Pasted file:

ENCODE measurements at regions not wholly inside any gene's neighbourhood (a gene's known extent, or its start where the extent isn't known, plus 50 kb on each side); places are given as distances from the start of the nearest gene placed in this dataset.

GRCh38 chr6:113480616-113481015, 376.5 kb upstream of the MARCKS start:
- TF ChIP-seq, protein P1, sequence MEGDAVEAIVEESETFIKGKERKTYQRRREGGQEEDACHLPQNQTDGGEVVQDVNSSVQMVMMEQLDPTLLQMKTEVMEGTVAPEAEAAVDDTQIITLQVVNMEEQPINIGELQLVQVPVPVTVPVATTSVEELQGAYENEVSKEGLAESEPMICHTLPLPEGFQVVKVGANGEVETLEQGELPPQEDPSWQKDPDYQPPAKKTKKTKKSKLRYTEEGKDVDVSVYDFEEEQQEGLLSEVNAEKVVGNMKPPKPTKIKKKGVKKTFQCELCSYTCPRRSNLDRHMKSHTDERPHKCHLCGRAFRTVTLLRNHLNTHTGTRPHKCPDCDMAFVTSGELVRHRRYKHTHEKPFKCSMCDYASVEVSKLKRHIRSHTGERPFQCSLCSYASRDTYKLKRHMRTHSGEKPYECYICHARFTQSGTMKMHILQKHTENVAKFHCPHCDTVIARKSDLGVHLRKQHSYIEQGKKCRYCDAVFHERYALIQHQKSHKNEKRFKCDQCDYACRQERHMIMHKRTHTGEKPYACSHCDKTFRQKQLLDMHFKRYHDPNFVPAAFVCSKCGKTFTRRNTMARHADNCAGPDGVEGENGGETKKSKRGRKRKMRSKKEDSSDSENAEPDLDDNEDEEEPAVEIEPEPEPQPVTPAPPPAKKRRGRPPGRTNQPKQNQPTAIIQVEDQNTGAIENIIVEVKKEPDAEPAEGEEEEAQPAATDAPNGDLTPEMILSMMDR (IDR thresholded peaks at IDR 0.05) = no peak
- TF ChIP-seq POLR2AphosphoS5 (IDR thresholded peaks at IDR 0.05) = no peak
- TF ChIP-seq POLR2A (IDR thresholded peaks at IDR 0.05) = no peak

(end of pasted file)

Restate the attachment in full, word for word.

ENCODE measurements at regions not wholly inside any gene's neighbourhood (a gene's known extent, or its start where the extent isn't known, plus 50 kb on each side); places are given as distances from the start of the nearest gene placed in this dataset.

GRCh38 chr6:113480616-113481015, 376.5 kb upstream of the MARCKS start:
- TF ChIP-seq, protein P1, sequence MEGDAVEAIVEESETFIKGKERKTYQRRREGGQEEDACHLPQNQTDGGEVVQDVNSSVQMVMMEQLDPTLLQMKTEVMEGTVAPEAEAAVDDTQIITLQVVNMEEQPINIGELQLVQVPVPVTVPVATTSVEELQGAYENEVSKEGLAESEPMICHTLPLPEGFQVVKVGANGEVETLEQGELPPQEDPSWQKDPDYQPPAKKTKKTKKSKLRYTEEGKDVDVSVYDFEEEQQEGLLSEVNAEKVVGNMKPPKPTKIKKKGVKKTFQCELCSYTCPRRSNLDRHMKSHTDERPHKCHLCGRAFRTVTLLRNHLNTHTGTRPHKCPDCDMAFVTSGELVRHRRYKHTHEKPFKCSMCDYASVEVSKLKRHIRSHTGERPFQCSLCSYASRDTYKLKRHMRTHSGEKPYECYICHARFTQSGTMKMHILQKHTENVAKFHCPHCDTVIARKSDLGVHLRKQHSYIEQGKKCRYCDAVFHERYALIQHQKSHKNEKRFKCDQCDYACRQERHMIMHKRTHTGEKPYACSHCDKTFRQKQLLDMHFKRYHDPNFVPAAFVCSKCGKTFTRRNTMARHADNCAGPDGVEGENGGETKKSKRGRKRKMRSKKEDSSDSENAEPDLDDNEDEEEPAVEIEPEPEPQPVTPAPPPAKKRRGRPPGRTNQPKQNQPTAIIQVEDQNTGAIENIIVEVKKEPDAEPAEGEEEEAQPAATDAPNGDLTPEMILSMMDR (IDR thresholded peaks at IDR 0.05) = no peak
- TF ChIP-seq POLR2AphosphoS5 (IDR thresholded peaks at IDR 0.05) = no peak
- TF ChIP-seq POLR2A (IDR thresholded peaks at IDR 0.05) = no peak